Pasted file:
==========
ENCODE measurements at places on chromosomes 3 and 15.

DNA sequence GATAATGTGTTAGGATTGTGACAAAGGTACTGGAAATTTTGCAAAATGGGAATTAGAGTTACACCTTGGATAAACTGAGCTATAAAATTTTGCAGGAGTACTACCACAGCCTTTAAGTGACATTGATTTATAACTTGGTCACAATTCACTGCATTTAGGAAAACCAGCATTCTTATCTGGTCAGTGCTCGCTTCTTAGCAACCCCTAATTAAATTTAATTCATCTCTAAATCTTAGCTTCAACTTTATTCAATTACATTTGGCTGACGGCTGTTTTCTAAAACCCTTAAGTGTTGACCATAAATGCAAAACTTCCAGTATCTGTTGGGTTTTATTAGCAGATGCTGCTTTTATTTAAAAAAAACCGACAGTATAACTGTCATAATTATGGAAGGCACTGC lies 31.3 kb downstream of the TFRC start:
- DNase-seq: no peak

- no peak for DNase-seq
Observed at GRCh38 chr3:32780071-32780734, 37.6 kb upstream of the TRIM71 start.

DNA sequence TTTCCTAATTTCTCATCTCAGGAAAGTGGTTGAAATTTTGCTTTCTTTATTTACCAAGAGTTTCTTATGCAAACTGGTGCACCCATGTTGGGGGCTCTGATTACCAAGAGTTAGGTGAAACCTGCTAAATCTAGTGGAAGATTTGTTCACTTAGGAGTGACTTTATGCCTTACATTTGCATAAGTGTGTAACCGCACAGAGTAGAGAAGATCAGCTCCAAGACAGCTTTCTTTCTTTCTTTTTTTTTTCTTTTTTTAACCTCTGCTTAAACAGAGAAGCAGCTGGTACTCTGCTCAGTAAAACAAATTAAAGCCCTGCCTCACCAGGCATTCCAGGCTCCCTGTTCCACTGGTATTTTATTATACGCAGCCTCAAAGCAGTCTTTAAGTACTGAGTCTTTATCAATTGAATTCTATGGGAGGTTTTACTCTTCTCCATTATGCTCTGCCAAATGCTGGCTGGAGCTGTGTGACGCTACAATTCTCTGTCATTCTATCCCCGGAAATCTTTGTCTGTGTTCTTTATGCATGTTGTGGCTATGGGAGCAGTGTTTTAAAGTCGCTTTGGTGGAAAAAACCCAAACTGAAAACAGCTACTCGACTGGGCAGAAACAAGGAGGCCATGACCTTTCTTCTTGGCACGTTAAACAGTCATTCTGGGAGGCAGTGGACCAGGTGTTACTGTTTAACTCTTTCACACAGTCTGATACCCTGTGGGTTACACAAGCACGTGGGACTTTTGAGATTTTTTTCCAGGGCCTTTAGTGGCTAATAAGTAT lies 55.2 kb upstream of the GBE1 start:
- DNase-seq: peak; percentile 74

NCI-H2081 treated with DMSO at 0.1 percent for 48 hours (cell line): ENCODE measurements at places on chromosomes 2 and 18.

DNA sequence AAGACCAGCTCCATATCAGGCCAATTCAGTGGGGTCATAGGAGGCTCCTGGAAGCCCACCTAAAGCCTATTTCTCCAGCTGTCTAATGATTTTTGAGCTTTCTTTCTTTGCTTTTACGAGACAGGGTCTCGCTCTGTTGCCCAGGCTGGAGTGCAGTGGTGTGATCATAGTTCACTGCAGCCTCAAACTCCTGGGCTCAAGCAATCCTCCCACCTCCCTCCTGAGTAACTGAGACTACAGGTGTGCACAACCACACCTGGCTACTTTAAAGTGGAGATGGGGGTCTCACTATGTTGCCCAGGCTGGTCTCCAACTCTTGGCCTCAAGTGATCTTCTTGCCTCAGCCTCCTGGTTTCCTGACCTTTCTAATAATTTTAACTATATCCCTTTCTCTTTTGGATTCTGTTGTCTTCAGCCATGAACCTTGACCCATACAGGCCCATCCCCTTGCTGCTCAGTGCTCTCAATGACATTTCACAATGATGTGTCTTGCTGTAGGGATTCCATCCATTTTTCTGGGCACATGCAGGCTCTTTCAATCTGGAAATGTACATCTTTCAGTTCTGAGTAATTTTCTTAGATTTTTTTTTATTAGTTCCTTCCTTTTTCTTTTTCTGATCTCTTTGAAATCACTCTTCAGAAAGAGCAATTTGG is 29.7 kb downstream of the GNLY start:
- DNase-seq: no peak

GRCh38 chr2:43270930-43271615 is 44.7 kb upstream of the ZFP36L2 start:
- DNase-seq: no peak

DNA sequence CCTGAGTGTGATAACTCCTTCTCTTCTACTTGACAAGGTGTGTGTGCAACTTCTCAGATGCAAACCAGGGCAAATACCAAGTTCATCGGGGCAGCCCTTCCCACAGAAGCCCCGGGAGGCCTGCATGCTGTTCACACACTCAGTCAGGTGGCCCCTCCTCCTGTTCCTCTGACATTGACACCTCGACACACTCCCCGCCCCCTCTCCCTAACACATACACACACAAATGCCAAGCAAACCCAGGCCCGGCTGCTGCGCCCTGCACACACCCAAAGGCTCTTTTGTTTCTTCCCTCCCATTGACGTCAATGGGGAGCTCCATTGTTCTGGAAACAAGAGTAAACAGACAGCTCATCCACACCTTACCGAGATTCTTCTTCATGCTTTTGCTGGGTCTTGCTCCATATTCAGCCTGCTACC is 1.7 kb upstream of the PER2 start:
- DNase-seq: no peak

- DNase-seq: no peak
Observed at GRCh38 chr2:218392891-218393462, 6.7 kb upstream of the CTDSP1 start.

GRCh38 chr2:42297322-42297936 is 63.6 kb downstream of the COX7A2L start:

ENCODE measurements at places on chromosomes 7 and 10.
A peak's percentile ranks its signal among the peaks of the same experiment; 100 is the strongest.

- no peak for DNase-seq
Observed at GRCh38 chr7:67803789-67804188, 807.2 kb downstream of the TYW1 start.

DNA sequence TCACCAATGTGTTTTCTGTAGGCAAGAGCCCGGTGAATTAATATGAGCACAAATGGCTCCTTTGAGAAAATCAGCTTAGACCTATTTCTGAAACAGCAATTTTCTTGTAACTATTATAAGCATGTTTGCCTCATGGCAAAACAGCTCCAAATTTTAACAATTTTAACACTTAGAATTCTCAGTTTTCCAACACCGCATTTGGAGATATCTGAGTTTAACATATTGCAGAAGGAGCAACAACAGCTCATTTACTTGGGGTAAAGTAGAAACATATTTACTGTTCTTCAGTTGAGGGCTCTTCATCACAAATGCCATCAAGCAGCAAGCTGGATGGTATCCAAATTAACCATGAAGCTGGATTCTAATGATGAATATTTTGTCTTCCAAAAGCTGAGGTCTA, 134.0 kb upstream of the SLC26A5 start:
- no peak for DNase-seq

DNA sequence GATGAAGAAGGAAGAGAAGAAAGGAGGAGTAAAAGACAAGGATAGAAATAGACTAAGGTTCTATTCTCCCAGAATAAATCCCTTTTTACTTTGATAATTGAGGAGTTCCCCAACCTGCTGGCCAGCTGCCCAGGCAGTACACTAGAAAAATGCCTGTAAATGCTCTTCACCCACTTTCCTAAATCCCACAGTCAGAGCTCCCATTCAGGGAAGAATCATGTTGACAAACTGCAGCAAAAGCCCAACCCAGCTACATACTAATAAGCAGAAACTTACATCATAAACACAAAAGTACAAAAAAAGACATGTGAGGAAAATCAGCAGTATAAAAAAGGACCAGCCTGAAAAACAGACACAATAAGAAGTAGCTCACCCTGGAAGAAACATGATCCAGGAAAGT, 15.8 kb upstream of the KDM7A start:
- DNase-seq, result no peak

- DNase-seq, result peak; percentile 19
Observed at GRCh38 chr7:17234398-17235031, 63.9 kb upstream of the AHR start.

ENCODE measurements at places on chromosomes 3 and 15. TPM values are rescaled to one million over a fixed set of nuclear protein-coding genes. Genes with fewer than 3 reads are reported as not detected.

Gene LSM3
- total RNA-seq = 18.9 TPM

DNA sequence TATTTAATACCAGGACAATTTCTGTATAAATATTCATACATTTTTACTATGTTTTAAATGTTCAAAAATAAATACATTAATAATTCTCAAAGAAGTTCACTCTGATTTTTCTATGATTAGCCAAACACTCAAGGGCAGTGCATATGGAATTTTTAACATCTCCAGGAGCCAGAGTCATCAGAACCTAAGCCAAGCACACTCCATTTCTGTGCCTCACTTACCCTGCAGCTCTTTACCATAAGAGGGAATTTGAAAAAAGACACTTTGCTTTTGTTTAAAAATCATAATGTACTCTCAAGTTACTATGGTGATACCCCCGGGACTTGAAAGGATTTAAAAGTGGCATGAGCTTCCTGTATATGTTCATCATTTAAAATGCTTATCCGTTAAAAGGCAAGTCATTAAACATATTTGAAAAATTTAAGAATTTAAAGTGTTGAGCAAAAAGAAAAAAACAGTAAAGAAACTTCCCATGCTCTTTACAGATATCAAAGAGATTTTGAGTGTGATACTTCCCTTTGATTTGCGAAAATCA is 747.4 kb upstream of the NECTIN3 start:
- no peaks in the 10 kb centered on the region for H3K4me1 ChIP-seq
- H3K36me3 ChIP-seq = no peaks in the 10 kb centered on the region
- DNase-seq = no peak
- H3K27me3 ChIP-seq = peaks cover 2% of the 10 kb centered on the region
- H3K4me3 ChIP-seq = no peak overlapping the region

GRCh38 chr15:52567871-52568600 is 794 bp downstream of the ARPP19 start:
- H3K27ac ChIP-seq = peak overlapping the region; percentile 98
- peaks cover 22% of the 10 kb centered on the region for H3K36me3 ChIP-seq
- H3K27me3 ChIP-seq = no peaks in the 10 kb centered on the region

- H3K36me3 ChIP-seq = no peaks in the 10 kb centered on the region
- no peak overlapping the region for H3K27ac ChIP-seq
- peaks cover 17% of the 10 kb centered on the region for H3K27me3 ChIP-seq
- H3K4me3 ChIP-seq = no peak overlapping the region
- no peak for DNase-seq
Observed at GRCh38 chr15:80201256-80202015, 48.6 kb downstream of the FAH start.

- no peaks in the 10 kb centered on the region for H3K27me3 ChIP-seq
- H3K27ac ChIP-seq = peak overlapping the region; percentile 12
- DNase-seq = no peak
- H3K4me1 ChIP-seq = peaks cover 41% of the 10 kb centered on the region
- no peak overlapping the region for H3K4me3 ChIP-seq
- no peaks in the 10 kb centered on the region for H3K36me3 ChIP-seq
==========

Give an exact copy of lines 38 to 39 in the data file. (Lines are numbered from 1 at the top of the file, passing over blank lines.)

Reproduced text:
- H3K27ac ChIP-seq = peak overlapping the region; percentile 98
- peaks cover 22% of the 10 kb centered on the region for H3K36me3 ChIP-seq